NCERT Solutions for Class 8 Science Chapter 5 Coal and Petroleum help students to clear all their doubts. These solutions provide you with the answers to all the questions given in the NCERT textbook. CBSE Class 8 Science Chapter 5 Solutions is prepared by expert teachers as per the latest CBSE syllabus and guidelines.
Solving NCERT Solutions will help you to understand the concepts related to Coal and Petroleum. NCERT Solutions for Class 8 Science Chapter 5 contains an in-depth explanation of each question of NCERT Science textbook. These solutions cover important concepts in different patterns like MCQs and short answer questions, worksheets and more and help you top score good marks in the exam.
NCERT Solutions for Class 8 Science Chapter 5 Coal and Petroleum PDF
Question 1: What are the advantages of using CNG and LPG as fuels?
Answer: The advantages of using CNG and LPG as fuels are:
- They are used as non-polluting fuels to transport vehicles.
- LPG and CNG both are easy to store and transport.
- CNG is used for power generation.
- These fuels have more energy per unit volume.
- LPG can be used directly for burning in homes and factories.
- These are easily available and have affordable cost.
- LPG and CNG has virtually no ash particles left after burning.
Question 2: Name the petroleum product used for surfacing of roads.
Answer: Bitumen is the petroleum product used for surfacing of roads.
Question 3: Describe how coal is formed from dead vegetation. What is this process called?
Answer: About 300 million years ago the earth had dense forests in low lying wetland areas. Due to natural processes, like flooding, these forests got buried under the soil. As more soil deposited over them, they were compressed. The temperature also rose as they sank deeper and deeper. Under high pressure and high temperature, dead plants got slowly converted to coal. As coal contains mainly carbon, the slow process of conversion of dead vegetation into coal is called carbonisation.
Question 4: Fill in the blanks.
(a) Fossil fuels are ____________, ____________, and ____________ .
(b) Process of separation of different constituents from petroleum is called _____________ .
(c) Least polluting fuel for a vehicle is ______________ .
(a) Fossil fuels Coal, Petroleum, and natural gas.
(b) Process of separation of different constituents from petroleum is called refining.
(c) Least polluting fuel for a vehicle is Compressed Natural Gas (CNG).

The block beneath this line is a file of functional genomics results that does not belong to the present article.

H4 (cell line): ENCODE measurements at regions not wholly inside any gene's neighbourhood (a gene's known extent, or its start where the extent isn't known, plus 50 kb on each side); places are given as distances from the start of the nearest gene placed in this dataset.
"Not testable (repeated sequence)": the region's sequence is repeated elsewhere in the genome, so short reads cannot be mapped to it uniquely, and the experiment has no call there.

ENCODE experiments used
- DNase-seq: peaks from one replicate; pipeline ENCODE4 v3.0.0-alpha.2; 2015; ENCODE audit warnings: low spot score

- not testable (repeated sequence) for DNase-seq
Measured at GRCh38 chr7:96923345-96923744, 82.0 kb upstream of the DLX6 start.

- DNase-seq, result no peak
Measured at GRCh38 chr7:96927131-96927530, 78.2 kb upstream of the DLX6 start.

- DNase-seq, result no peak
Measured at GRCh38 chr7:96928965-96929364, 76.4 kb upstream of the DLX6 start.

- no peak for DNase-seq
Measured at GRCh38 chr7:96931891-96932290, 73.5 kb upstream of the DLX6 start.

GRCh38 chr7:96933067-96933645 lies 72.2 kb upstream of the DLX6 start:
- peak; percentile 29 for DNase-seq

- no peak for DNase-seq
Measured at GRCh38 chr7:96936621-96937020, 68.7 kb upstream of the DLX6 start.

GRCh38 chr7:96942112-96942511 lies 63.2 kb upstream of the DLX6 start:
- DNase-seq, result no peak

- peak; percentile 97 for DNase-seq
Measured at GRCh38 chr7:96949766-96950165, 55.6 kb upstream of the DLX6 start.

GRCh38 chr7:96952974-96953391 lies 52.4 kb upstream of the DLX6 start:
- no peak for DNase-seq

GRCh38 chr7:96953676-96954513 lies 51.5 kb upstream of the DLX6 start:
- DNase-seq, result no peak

Question 5. Tick True/False against the following statements.
(a) Fossil fuels can be made in the laboratory. (T/F)
(b) CNG is more polluting fuel than petrol. (T/F)
(c) Coke is the almost pure form of carbon. (T/F)
(d) Coal tar is a mixture of various substances. (T/F)
(e) Kerosene is not a fossil fuel. (T/F)
Question 6: Explain why fossil fuels are exhaustible natural resources.
Answer 6: Fossil fuels are formed over a period of millions of years, by the action of high temperature and high pressure on the remains of dead plants and animals. These fossil fuels are exhaustible natural resources because if these are exhausted by human activities, cannot be recreated in a short period of time.
Question 7: Describe characteristics and uses of coke.
Answer 7: Coke is a tough porous and black substance. It is produced by destructive distillation of coal.
- It is an almost pure form of carbon.
- It is used as domestic as well as an industrial fuel in stoves and furnaces.
- It is used in the manufacture of steel.
- It gives little or no smoke.
- It is used for extraction of metals.
- It can be used to make fuel gases.
Question 8: Explain the process of formation of petroleum.
Answer: Petroleum was formed from organisms living in the sea. As these organisms died, their bodies settled down at the bottom of the sea and got covered with sand and clay. The absence of air, high pressure and high temperature for over millions of years transformed the dead organisms into petroleum and natural gas. The petroleum deposits are usually found mixed with salt water. The petroleum is lighter than salt water, and hence, floats over it.
Question 9: The following table shows the total power shortage in India from 1991– 1997. Show the data in the form of a graph. Plot shortage percentage for the years on the Y-axis and the year on the X-axis.